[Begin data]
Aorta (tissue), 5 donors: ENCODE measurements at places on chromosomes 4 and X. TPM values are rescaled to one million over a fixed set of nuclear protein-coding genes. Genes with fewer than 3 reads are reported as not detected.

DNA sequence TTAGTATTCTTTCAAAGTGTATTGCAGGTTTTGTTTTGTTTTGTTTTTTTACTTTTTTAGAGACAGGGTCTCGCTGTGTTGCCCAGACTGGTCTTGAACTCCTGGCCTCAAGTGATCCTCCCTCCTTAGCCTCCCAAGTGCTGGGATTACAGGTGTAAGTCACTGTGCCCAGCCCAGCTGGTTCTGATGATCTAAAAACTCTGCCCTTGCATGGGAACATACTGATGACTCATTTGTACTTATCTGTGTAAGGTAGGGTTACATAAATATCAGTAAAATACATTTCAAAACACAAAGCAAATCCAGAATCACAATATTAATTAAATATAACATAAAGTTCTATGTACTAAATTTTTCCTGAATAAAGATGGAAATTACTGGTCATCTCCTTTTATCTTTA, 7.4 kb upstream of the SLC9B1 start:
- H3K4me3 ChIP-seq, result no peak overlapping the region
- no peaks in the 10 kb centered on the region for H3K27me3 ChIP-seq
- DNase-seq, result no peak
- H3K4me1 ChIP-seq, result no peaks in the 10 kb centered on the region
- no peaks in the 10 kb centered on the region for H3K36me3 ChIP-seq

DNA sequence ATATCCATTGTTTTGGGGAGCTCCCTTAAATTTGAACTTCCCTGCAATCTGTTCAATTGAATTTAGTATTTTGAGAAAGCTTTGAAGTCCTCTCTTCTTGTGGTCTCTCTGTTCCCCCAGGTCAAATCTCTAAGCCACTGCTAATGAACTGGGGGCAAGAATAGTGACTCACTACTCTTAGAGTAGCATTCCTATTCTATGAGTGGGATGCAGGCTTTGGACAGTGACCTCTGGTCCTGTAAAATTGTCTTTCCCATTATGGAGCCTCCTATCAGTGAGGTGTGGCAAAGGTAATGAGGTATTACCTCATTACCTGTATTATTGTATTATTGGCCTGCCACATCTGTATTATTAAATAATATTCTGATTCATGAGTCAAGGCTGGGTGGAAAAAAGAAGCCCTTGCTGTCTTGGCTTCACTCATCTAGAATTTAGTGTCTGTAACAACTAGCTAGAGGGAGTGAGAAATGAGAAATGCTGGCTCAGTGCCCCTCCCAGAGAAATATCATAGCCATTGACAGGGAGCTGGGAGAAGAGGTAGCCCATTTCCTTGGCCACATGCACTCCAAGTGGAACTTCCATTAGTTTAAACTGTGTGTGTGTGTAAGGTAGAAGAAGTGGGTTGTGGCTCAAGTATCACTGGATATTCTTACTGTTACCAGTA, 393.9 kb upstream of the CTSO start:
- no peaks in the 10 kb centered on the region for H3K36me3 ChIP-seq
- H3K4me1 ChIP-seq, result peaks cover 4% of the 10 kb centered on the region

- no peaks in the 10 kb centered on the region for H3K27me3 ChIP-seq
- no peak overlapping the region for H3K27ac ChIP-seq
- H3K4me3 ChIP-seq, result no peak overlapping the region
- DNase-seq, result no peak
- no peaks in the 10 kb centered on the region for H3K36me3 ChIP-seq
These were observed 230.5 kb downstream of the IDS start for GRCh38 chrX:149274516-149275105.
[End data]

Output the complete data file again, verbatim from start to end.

Aorta (tissue), 5 donors: ENCODE measurements at places on chromosomes 4 and X. TPM values are rescaled to one million over a fixed set of nuclear protein-coding genes. Genes with fewer than 3 reads are reported as not detected.

DNA sequence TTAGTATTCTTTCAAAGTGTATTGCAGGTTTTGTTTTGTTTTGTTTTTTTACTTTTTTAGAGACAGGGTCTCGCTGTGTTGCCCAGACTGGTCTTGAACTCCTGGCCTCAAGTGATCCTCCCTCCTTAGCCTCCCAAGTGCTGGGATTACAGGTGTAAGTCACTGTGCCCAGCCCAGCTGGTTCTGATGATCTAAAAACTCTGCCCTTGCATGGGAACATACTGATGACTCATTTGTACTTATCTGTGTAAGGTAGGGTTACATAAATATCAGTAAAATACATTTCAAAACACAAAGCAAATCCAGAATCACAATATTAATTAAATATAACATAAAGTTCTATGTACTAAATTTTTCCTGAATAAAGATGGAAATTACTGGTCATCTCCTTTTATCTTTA, 7.4 kb upstream of the SLC9B1 start:
- H3K4me3 ChIP-seq, result no peak overlapping the region
- no peaks in the 10 kb centered on the region for H3K27me3 ChIP-seq
- DNase-seq, result no peak
- H3K4me1 ChIP-seq, result no peaks in the 10 kb centered on the region
- no peaks in the 10 kb centered on the region for H3K36me3 ChIP-seq

DNA sequence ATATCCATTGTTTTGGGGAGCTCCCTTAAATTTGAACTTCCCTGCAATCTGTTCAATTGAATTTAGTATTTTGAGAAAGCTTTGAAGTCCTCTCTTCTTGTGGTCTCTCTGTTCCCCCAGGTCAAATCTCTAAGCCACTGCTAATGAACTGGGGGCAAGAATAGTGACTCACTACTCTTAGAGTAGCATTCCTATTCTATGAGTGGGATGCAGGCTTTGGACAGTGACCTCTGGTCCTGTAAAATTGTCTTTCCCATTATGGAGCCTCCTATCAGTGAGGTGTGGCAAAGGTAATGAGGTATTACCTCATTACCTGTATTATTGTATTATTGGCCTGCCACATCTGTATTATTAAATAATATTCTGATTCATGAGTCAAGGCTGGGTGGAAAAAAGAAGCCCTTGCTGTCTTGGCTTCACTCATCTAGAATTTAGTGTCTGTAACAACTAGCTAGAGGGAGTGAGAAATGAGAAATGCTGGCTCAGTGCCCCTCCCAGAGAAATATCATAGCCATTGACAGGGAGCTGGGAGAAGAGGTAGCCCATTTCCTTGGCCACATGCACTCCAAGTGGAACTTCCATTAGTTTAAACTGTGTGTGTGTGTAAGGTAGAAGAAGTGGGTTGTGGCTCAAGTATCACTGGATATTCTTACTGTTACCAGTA, 393.9 kb upstream of the CTSO start:
- no peaks in the 10 kb centered on the region for H3K36me3 ChIP-seq
- H3K4me1 ChIP-seq, result peaks cover 4% of the 10 kb centered on the region

- no peaks in the 10 kb centered on the region for H3K27me3 ChIP-seq
- no peak overlapping the region for H3K27ac ChIP-seq
- H3K4me3 ChIP-seq, result no peak overlapping the region
- DNase-seq, result no peak
- no peaks in the 10 kb centered on the region for H3K36me3 ChIP-seq
These were observed 230.5 kb downstream of the IDS start for GRCh38 chrX:149274516-149275105.